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Maura Lyons

‌Professor of Art History
Office Location: 282 Fine Arts Center
Building a Modern Campus website 
Draw Your Weapons

Maura Lyons received her M.A. and Ph.D. in Art History from Boston University, with a specialization in the art and architecture of the United States. Her scholarship and teaching explore the visual and cultural means by which works of art communicate, considering not only what they say but how they say it. Her teaching also demonstrates her interest in involving students in tracing the dynamic relationship between past and present art. Her courses include Themes in Art History, Modern Art History, American Art History, American Landscapes, Curatorship Seminar, Art and Chemistry, and Paths to Knowledge for the Honors program.

Lyons’ scholarship demonstrates her interest in the formation of artistic canons.  Her book, William Dunlap and the Construction of an American Art History, was published by the University of Massachusetts Press in 2005. Drawing on period newspapers, magazines, and correspondence, this study analyzes the first history of American art, published in 1834, as one means of creating a national culture after the United States achieved independence from England.

Her recent research focuses on the visual culture of the American Civil War. Her articles on this topic have appeared in American Art, a journal of the Smithsonian Institution; Public Art Dialogue; and most recently Panorama: Journal of the Association of Historians of American Art.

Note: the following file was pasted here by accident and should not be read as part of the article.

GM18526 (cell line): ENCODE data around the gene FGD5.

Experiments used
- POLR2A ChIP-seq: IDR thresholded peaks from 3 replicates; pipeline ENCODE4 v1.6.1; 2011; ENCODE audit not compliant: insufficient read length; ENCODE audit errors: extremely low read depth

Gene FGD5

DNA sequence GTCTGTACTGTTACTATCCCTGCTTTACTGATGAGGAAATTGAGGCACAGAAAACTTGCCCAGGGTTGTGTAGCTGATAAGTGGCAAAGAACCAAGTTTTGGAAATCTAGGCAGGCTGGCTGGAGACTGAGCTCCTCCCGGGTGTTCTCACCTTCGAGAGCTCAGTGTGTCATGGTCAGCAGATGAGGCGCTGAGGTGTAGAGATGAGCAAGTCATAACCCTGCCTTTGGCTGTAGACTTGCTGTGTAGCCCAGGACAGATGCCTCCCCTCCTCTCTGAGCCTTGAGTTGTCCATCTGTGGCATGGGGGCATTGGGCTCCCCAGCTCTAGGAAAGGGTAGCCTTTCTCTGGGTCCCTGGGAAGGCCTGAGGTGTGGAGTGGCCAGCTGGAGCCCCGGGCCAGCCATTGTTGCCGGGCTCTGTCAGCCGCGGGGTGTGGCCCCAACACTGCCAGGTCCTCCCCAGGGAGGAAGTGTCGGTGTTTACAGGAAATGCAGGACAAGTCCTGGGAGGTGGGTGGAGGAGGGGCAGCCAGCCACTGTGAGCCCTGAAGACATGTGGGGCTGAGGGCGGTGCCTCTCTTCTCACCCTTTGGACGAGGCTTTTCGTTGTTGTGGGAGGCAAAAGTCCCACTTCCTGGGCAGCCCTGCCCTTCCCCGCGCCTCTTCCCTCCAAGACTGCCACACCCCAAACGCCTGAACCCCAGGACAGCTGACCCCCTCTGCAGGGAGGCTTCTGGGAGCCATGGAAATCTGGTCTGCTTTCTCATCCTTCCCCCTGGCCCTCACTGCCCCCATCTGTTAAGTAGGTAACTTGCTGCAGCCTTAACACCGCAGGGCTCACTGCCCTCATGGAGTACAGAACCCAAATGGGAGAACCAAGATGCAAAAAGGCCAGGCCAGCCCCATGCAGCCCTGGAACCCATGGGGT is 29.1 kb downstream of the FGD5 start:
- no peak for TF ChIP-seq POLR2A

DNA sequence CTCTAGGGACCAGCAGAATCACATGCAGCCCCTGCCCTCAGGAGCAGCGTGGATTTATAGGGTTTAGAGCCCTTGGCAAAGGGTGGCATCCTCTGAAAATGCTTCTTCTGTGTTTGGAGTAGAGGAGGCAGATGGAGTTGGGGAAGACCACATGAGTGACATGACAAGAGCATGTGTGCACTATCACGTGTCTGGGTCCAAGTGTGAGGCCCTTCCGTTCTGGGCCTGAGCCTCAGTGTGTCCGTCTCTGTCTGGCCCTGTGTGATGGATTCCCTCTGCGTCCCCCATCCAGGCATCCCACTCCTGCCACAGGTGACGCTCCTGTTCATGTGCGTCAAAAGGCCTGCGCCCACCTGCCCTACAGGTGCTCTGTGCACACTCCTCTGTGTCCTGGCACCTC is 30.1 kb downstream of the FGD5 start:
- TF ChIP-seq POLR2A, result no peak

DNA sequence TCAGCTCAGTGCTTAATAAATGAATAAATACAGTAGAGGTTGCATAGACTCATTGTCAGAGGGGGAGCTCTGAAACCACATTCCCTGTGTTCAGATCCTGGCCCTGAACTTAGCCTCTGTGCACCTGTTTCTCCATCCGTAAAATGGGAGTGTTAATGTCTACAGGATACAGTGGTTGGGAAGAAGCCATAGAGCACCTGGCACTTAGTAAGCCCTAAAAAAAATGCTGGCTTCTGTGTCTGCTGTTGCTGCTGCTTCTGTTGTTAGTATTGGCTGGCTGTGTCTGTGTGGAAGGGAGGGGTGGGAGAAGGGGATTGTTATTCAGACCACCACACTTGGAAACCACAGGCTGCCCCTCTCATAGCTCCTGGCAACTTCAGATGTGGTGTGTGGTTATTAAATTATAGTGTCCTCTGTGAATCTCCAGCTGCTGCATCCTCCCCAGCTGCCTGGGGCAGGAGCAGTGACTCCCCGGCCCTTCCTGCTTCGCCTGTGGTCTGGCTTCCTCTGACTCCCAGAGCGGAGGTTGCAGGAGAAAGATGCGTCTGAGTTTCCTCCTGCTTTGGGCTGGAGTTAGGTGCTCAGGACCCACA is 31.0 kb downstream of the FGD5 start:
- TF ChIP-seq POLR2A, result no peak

Lyons has co-curated two exhibitions at Drake’s Anderson Gallery with students, combining her research and teaching interests. Building a Modern Campus: Eliel and Eero Saarinen at Drake University (2008) traced the architectural, institutional, and cultural legacies of the work of the internationally acclaimed architects Eliel and Eero Saarinen on the Drake University campus during the late 1940s and 1950s. Lyons’ essay in the exhibition catalogue reconstructs Drake’s decision to undertake a campus expansion in a modernist architectural style and contextualizes such decisions within U.S. history after World War II. The exhibition and its programming was supported by a Major Grant from Humanities Iowa, an affiliate of the National Endowment for the Humanities. A student-designed website accompanied the exhibition. Draw Your Weapons!: Civil War Cartoons from Harper’s Weekly (2013-14) showcased editorial cartoons on the subject of the Civil War from the pages of Harper’s Weekly magazine. The exhibition traced four themes across the cartoons: gender, representations of African Americans, North vs. South, and leadership. These themes map the changing attitudes of the Northern civilian public toward the war. The accompanying exhibition catalogue offers an introductory essay by Lyons on the public role of cartoons during the Civil War and entries on individual cartoons from the exhibition by student authors. The exhibition also featured a student-designed and authored website. Draw Your Weapons! was supported by grants from the State Historical Society, Inc. and Humanities Iowa.


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